The 42-year-old Mayor quoted influential people from Winston Churchill to Wayne Gretzky, from Thomas Edison to Jerry Garcia in encouraging graduates to learn from their mistakes and move forward.
“Success is not a place. Success is not a definition. Success is a direction,” Newsom said. “There is no having-made-it. You will not achieve to be happy. So you must happily achieve. Live your life out loud. Live it with passion. Live it with purpose. Do not fear failure. Learn from, don’t follow others. Always preserve a sense of being different. And remember that no matter how dark it is, the best is always yet to come.”
The commencement address capped a weekend of ceremonies at Dominican. On Friday night, May 14, 138 graduate students walked at Angelico Hall. Dr. Thomas Peters, President and CEO of the Marin Community Foundation, delivered the graduate commencement address. Gerald Napier, a former retailing executive with Federated Department Stores and former president of I. Magnin & Company, received an honorary degree.
On May 15, in front of a standing-room-only crowd of 1,500 at the Forest Meadows Amphitheater for undergraduate ceremonies, Dominican President Joseph R. Fink and Chairman of the Board of Trustees John R. Gaulding presided and awarded honorary degrees to Newsom and Theodore C. Sorensen, author and special counsel to President John F. Kennedy.
“There’s no doubt that these are challenging times,” Dr. Fink told the Class of 2010. “However, often it is during these times of change and times of challenge that we can discover new opportunities. At Dominican, we have prepared you well to seek, identify and take hold of those opportunities.”
The theme of Dominican’s Class of 2010 was “Wisdom though Reflection.” Newsom, who attended schools in Marin County and graduated from Redwood High School in Larkspur, touched on that theme during his animated and light-hearted commencement address holding a wireless microphone.
“There is not much successful people have in common, which is kind of distressing … except one big thing. And that is failure,” Newsom said, turning toward the undergraduate class behind him on stage. “The most successful people I know and have studied have screwed up more than other people. We all have that in common, right? We all know how to screw up.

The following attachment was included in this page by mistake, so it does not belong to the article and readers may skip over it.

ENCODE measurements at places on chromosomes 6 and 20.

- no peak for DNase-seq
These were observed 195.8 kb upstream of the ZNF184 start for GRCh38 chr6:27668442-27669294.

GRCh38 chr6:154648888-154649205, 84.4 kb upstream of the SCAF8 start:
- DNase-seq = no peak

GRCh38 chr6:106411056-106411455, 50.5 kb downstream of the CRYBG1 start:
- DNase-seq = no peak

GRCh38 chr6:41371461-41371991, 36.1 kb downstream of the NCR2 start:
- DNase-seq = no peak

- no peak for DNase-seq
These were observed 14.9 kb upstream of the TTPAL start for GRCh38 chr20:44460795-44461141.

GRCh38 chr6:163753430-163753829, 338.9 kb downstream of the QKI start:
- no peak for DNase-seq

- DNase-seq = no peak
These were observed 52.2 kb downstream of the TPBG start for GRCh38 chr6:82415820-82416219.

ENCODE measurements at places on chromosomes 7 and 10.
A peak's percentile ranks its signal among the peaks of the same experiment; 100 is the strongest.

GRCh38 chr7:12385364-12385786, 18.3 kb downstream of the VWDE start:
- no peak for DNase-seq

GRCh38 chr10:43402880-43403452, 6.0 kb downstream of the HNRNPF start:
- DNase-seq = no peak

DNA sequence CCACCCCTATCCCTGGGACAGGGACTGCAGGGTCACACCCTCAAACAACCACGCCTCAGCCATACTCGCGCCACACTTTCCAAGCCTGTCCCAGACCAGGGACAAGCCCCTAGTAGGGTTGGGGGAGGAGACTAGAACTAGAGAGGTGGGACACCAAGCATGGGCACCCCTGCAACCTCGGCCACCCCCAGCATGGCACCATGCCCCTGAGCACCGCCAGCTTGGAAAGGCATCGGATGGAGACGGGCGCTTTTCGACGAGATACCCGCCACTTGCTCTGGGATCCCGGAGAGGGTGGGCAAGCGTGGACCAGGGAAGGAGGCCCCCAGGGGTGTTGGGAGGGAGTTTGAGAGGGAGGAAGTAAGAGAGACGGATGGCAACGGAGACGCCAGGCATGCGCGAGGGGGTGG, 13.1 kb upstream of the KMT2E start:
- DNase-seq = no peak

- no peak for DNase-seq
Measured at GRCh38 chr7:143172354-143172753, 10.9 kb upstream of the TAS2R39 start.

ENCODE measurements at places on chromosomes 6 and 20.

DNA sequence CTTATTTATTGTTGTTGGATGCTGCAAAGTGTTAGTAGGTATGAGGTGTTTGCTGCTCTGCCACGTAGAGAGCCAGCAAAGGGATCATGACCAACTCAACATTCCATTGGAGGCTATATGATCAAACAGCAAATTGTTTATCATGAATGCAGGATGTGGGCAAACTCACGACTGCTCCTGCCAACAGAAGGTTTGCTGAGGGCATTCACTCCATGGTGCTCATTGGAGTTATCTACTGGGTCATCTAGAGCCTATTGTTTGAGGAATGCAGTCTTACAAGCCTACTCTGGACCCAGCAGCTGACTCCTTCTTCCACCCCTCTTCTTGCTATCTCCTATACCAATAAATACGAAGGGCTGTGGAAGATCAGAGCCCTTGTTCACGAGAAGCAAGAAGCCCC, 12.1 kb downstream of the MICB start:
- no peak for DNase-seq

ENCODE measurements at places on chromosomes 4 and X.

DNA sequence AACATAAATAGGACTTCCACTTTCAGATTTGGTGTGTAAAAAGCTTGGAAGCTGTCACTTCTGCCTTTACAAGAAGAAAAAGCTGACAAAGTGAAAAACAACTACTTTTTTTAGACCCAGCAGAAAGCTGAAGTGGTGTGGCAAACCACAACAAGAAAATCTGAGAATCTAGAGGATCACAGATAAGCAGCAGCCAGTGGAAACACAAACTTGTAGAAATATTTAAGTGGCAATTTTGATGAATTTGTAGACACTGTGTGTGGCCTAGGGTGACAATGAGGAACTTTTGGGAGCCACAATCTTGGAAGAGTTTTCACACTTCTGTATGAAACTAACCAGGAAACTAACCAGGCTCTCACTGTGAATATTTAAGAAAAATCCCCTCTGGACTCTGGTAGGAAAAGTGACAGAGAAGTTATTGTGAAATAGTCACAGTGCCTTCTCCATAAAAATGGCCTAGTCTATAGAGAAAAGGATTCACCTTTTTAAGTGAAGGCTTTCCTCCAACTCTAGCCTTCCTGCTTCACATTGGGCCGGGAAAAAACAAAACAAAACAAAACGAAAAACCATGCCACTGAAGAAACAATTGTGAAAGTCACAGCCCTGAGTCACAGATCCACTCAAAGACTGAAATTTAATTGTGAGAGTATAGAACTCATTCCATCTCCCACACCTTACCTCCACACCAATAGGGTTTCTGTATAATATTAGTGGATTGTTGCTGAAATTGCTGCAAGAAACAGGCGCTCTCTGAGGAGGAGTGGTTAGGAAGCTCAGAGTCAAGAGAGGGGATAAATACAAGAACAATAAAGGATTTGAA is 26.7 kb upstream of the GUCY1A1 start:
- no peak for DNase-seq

“The secret of all success is moving from failure to failure with enthusiasm,” Newsom said, rattling off several successful people in sports (Michael Jordan), music (Elvis Presley), business (Henry Ford) and the literature (Dr. Seuss) who were “abject failures.”
“My point is they all had something else in common. They learned from their mistakes but they had the courage to make them,” said Newsom, who is running for lieutenant governor of California. “I know you’ve been told all your life by there people (parents) behind me not to make mistakes, I want to encourage you to start making some big mistakes. I want to encourage you to take some action, take some risks. Don’t repeat them, learn from them and move forward.”
Dominican’s undergraduate class included students from 11 states throughout the United States, including New York, New Jersey, Arizona, Colorado, Hawaii, Texas, Maryland and Connecticut. The Class of 2010 also includes students from Australia, Canada, Brazil, Taiwan, Japan, Spain and Turkey. Thirty percent of the 285 students who graduated Saturday are the first generation in their family to attend college.
An additional 89 students are scheduled to graduate from Dominican's teaching credential program on May 22.